Alacrity Semiconductors, a startup aiming to make devices like cell phones more energy-efficient, was awarded a federal grant in late December that will ultimately total over $1 million.

Founded in May by James Lin SOM ’15 and engineering professor Tso-Ping Ma, Alacrity Semiconductors will base its product on Ma’s research, Ma said. Xiao Sun, an engineering postdoc who has worked on research for the company, said he does not know of any other research group in the United States tackling energy efficiency with this same technology.

The grant comes from the federal government’s National Science Foundation and Small Business Innovation Research program, which award startups money to help bring their products to market. Alacrity Semiconductors is now receiving $150,000 that will be used to help develop the product in the pre-market stage over the next six months. Sun said that in this stage, the team will work on creating a market-friendly version of their lab model, meaning that it will abide by industry standards and be appealing to the public. After that point, the company will be invited to apply for a second phase of funding, which in the past has provided up to $750,000.

“The grant bridges the gap where you can take stuff from the lab to the commercial market place, and that costs a few million dollars,” Lin said.

Ma said his involvement with Alacrity Semiconductors has shown him how the University has changed its approach to faculty involvement in entrepreneurship. When Ma first came to Yale several decades ago, he said, the University community did not recognize the value of entrepreneurship in relation to the pursuit of knowledge. Now they are beginning to realize that entrepreneurial ventures can be a vehicle to use that knowledge to benefit society, he said.

Similarly, Jeff Hong SOM ’15, who owns a technology startup, said he feels the entrepreneurial culture at SOM is relatively new and that SOM has adjusted its curriculum to meet this new student demand. In particular, Hong added, he has found SOM’s entrepreneurship program, launched in April, helpful in establishing a support system for student entrepreneurs.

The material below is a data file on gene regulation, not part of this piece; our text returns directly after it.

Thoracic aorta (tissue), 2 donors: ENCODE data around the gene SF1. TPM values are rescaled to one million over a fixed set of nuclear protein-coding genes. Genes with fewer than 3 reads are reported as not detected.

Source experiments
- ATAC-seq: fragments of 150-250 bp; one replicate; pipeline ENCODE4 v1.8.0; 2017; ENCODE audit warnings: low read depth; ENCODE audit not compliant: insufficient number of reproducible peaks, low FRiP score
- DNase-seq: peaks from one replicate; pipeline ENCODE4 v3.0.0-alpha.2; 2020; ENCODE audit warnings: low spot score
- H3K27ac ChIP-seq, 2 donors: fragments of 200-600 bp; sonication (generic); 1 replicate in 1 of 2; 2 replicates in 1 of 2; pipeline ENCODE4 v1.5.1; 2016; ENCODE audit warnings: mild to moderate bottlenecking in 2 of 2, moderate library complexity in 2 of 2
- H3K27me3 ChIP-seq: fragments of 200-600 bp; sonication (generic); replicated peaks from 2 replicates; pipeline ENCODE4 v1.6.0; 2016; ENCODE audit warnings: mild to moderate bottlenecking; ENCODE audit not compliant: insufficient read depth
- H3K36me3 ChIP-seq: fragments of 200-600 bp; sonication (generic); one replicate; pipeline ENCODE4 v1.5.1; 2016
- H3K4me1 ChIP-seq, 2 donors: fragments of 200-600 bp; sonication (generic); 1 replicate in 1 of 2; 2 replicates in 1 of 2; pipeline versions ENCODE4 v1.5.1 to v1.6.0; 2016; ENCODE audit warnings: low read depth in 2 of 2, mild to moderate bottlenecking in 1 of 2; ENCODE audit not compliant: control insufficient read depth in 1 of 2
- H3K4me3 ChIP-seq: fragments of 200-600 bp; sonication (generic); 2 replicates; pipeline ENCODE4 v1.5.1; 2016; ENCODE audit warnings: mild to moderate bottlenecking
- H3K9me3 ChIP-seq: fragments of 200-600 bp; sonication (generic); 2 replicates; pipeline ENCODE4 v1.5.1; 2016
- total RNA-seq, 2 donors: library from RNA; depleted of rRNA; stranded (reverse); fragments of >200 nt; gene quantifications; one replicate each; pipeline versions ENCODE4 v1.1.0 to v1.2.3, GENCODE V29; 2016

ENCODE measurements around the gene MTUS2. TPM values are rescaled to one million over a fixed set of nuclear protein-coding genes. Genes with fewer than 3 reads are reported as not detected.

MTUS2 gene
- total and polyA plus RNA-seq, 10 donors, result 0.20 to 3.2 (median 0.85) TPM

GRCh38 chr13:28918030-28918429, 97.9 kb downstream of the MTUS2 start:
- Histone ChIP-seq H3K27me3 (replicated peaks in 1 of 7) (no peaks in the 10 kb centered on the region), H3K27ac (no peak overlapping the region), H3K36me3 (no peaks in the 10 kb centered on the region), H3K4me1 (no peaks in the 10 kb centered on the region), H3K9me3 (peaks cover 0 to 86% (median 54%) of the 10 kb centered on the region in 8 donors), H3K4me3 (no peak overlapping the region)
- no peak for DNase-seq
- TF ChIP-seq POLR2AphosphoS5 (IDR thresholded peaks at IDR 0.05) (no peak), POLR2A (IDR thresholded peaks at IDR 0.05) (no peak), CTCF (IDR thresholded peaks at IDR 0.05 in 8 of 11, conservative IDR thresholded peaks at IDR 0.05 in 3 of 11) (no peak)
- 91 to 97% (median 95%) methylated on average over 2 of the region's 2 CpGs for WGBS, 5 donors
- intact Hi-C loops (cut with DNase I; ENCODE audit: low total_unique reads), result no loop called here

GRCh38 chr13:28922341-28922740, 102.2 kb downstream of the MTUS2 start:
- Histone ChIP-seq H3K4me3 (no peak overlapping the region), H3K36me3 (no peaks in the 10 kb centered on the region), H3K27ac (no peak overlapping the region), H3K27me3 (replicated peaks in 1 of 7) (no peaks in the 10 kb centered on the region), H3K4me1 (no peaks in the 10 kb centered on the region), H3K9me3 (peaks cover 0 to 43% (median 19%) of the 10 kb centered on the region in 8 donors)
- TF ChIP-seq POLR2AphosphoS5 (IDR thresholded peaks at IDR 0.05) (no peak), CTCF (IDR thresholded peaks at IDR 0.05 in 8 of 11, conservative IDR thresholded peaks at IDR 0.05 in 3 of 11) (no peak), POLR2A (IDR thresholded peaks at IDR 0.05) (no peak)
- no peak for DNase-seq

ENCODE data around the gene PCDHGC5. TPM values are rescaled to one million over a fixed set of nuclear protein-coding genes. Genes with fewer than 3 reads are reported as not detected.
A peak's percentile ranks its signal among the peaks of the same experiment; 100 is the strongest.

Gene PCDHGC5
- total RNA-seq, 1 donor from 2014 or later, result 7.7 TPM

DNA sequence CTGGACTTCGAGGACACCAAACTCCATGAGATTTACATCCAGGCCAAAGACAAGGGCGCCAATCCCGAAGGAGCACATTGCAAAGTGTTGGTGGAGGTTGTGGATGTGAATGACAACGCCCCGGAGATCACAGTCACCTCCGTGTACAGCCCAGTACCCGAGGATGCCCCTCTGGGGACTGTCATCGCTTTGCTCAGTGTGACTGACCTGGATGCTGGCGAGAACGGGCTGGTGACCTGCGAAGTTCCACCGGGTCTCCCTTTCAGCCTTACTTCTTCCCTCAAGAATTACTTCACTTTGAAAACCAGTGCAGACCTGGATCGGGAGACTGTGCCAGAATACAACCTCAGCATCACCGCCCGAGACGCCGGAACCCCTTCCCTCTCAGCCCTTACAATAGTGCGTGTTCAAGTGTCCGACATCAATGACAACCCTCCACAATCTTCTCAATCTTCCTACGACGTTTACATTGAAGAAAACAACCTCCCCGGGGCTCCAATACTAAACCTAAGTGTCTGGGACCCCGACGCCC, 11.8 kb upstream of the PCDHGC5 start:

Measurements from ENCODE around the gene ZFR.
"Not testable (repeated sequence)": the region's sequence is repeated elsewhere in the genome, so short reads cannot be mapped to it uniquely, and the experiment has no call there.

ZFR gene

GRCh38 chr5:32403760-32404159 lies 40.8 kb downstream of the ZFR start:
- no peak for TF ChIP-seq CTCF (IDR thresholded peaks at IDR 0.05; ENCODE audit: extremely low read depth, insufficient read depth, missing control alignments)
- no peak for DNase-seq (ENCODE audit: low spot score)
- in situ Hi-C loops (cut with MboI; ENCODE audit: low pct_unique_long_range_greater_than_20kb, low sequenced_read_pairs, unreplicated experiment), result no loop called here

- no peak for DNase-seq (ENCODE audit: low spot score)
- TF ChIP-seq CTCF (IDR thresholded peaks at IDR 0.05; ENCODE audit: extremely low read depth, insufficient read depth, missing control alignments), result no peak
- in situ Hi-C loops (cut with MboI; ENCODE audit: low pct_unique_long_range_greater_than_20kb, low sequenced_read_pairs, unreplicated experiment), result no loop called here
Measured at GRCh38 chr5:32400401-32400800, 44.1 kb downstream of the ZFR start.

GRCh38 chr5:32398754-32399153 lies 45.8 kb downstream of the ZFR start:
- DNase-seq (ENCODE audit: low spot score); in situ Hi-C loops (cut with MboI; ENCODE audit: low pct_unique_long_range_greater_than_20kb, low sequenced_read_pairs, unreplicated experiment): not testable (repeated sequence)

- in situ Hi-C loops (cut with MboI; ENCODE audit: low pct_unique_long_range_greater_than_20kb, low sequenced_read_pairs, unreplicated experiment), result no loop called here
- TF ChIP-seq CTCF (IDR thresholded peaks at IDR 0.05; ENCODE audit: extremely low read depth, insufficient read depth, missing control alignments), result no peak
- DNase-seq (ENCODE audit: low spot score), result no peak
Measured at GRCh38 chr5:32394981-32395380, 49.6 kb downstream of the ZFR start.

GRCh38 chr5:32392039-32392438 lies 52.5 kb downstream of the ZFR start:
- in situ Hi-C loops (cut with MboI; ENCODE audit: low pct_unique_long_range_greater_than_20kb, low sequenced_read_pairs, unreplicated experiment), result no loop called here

The Entrepreneurship Program is designed to manage Yale’s new curriculum in entrepreneurship, support students with entrepreneurial ambitions and work with other organizations around campus — such as the Yale Entrepreneurial Institute — to encourage a culture of entrepreneurship on Yale’s campus, Director of Entrepreneurial Programs Kyle Jensen said. Jensen said all of the new entrepreneurship classes at the SOM have been oversubscribed, demonstrating the magnitude of student demand.

Bridgette Farrer SOM ’15 said she thinks it is necessary for the SOM to offer entrepreneurial courses in order to demonstrate its support for student entrepreneurs.

“Historically working on a venture and being a student were at odds, and it’s not that way anymore,” she said. “[the SOM] wants to support student entrepreneurs and let their ventures be part of their schoolwork.”

Though Hong said he has found the entrepreneurial resources at Yale extremely helpful, he said he does not know if the SOM will ever compete with Stanford or MIT because the types of startups students are founding at those schools are very different than those at Yale. Though Hong founded a technology startup, he said most startups founded by the SOM students are not tech-focused and are usually more closely concentrated on social responsibility.

Lin said the entrepreneurial community across the University can feel disjointed, and he would appreciate networking events between SOM entrepreneurs and those in other schools at Yale, such as Yale College.

Jensen agreed that entrepreneurs outside of the SOM should also be included in the SOM’s activities, and he said the program plans to further integrate undergraduates. He added the existing lack of networking is due mostly to physical separation between students in different schools within Yale.

“I think not enough [networking] happens for very natural reasons and that is we’re over in [Evans Hall], and if you’re an MBA student you spend your whole day in this building,” he said. “We do as many things as we can to change that.”

In addition, Jensen said there are plans to expand the faculty in entrepreneurship at the SOM so that more courses can be taught. He noted that peer business schools, such as Stanford and MIT, offer anywhere from 50 to 100 courses in entrepreneurship, whereas SOM offers about 12. To increase the courses offered, Jensen said the SOM plans to expand its faculty for entrepreneurial courses, though exact numbers for the years ahead have not yet been decided.

SOM Associate Dean Anjani Jain said that though the SOM’s entrepreneurial programming might not look exactly like that of schools that are much larger than the SOM, he hopes that Yale will reach a proportional level of entrepreneurial activity as its peer institutions.

The SOM student-run Entrepreneurship Club has 330 members.


Correction, Jan. 16: Due to an editing error, a previous version of this article misspelled the name of Professor Tso-Ping Ma. It also misstated the amount of money offered by the grant’s second phase of fundraising.